As far as radio broadcasts are concerned, it makes sense that the Dallas Cowboys wouldn't be available in Houston and the Texans in Dallas. Those fans wanting to hear out of town broadcasts can pay $34.95 for the season to hear any game over the Internet.

A good comparison would be with Philadelphia and New York. Although they are seperated by less than 100 miles (less than 60 from my house), you can't get Eagles broadcasts in the New York market. This also applies to television, unless it's a national game or the Eagles are playing either the Giants or Jets.

As for the taunting rule, if you think it's bad in the NFL, try any college sport for a real zero-tolerance policy. I've seen calls made in football (15 yards), basketball (technical foul) and hockey (2 minutes - unsportsmanlike conduct) for taunting. The policy for NFL referees has become the same as NHL referees, baseball umpires, and soccer referees: Once they are on the field, they are in control of what happens, even if it is before the start of play.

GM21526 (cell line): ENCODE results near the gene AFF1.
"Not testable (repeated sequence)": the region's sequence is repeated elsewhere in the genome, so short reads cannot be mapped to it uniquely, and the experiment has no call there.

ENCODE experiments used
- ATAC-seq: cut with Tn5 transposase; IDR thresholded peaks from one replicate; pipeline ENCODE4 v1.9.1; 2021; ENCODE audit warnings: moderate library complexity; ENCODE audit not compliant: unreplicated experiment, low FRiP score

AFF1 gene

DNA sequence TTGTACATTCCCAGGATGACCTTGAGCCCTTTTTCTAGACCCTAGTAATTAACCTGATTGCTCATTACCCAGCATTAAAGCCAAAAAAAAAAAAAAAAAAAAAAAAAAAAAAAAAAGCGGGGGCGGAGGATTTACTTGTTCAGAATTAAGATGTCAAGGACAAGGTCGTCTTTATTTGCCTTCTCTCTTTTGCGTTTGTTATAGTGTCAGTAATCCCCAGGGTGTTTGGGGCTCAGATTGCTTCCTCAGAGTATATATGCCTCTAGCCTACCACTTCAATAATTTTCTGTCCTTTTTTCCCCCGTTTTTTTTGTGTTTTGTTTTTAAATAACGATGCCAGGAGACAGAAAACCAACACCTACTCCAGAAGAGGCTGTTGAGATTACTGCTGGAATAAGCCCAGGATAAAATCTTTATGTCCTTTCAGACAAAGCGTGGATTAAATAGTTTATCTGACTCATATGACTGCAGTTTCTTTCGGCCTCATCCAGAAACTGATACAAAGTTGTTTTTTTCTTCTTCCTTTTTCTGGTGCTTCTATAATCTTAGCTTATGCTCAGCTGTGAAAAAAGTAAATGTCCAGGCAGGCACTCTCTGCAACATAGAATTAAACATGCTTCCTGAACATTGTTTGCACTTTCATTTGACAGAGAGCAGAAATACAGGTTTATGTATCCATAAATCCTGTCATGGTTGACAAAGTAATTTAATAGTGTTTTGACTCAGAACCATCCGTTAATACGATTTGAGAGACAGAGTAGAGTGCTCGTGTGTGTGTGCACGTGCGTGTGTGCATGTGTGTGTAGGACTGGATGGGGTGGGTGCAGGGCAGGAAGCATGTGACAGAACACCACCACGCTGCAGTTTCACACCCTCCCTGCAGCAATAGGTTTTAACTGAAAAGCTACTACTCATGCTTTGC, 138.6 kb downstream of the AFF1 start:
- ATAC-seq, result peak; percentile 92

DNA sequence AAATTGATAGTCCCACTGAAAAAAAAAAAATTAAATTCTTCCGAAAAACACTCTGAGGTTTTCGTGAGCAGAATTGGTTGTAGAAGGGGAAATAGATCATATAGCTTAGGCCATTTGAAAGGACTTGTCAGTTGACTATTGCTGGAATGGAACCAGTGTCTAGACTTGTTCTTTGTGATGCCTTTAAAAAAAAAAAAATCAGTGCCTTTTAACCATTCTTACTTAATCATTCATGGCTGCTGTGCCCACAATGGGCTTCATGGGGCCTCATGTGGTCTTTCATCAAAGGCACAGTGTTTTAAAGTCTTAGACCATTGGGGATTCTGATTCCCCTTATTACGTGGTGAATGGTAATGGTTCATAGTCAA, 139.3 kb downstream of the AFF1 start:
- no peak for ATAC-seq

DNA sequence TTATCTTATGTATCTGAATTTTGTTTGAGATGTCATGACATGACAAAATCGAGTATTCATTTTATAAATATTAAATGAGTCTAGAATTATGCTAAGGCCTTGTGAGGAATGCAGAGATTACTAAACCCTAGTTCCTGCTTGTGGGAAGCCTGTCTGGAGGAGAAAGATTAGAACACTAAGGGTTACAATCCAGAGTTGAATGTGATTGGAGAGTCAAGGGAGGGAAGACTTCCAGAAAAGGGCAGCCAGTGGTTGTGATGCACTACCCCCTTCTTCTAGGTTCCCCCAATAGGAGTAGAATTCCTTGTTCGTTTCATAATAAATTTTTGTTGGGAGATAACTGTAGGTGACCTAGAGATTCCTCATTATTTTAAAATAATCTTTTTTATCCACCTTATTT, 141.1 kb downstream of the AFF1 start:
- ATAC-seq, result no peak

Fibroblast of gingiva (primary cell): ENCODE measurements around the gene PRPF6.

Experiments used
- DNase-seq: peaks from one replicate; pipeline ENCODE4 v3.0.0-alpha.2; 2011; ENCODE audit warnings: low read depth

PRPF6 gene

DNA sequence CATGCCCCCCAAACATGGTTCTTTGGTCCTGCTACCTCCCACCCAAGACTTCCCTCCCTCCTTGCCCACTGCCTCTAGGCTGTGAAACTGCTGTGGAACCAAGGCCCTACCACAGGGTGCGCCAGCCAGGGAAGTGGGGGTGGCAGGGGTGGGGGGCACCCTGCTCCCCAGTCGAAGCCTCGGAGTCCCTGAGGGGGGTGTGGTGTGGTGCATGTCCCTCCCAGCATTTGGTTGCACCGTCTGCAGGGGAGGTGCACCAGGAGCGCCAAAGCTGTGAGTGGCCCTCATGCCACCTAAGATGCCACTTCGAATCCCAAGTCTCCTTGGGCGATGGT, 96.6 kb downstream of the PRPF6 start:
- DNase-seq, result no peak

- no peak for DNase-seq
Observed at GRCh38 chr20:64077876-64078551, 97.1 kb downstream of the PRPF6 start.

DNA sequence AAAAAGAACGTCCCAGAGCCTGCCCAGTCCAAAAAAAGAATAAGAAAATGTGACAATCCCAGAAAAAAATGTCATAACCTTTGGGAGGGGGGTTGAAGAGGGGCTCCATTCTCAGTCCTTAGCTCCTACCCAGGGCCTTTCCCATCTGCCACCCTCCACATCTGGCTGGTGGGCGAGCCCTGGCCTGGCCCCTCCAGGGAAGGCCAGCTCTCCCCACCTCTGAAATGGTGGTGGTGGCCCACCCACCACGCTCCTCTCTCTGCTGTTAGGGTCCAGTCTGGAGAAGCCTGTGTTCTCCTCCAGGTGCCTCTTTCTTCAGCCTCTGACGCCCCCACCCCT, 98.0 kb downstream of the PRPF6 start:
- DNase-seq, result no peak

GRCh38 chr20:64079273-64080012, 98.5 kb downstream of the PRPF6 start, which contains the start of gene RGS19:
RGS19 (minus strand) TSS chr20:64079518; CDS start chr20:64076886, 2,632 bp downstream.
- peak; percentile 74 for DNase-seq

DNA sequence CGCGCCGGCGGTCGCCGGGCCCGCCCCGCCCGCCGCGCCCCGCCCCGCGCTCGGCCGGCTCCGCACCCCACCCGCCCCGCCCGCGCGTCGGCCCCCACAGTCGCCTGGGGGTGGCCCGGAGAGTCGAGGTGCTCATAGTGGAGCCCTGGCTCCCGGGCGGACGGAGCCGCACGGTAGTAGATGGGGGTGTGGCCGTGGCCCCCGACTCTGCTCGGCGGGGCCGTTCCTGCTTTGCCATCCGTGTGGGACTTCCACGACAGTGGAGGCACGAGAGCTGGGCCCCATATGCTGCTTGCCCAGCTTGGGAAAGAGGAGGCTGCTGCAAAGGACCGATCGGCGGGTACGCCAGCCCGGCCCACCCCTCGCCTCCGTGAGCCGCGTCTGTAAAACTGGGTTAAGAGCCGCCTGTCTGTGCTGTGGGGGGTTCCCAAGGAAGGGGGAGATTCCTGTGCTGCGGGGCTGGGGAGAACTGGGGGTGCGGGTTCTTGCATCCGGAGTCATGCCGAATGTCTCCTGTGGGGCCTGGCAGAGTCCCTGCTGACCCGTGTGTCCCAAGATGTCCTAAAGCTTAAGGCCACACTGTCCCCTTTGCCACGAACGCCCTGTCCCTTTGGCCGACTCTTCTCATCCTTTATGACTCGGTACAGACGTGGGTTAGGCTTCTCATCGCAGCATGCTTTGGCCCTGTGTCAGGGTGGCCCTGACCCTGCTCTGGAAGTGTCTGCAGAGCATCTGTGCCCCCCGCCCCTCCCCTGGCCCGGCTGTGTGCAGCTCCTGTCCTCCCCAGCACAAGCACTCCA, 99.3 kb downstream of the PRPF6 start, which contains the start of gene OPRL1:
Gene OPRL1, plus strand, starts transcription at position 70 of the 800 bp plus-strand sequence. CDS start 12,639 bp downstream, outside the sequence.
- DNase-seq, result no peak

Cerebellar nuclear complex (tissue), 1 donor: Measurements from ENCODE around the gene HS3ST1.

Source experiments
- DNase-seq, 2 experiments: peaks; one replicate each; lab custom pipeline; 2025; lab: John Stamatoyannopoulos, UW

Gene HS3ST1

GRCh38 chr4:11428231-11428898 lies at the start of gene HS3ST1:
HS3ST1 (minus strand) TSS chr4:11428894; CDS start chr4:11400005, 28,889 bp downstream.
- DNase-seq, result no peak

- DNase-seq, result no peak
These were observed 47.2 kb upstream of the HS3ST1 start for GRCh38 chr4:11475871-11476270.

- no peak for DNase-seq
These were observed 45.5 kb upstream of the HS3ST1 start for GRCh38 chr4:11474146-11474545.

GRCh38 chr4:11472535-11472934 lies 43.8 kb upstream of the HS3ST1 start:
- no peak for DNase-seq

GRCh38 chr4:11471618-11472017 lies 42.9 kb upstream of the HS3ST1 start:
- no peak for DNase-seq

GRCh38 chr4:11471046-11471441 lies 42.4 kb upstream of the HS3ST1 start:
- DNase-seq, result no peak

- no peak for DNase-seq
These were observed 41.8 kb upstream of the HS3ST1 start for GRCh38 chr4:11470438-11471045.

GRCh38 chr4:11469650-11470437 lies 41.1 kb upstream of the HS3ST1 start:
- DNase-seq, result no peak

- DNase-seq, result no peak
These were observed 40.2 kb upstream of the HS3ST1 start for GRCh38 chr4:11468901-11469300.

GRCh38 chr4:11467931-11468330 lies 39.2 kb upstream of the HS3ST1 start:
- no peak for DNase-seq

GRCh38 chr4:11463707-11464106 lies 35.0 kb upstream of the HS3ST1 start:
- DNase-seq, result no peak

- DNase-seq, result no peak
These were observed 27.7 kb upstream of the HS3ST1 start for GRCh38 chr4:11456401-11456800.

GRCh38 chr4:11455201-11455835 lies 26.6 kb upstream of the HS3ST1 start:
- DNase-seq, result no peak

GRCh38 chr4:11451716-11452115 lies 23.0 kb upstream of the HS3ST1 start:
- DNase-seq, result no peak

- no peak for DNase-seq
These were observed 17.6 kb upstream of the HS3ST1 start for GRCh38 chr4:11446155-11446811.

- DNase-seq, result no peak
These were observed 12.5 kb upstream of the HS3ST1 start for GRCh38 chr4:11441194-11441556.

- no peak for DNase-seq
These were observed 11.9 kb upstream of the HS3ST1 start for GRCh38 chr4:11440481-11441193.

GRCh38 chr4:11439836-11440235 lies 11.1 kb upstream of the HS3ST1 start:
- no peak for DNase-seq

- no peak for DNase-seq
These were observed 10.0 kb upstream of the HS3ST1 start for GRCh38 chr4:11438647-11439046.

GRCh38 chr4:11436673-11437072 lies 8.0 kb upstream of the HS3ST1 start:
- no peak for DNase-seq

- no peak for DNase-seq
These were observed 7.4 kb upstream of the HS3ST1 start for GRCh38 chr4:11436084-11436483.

These days, "Yo Mama!" should be a 15 yard penalty for a lame taunt. I tend to think that today's players use more colorful language than that. ;)

Posted by: William Hughes on September 2, 2003 10:33 AM

I seem to recall that baseball is the only major sport with an antitrust exemption, which is why they guard it so jealously. Wasn't that why the USFL was able to come into being?

Posted by: Chris Quinones on September 2, 2003 11:49 AM

"I seem to recall that baseball is the only major sport with an antitrust exemption, which is why they guard it so jealously. Wasn't that why the USFL was able to come into being?"

You are correct about baseball being the only sport with an anti-trust exemption. The USFL won its' lawsuit (and $3) against the NFL on that basis.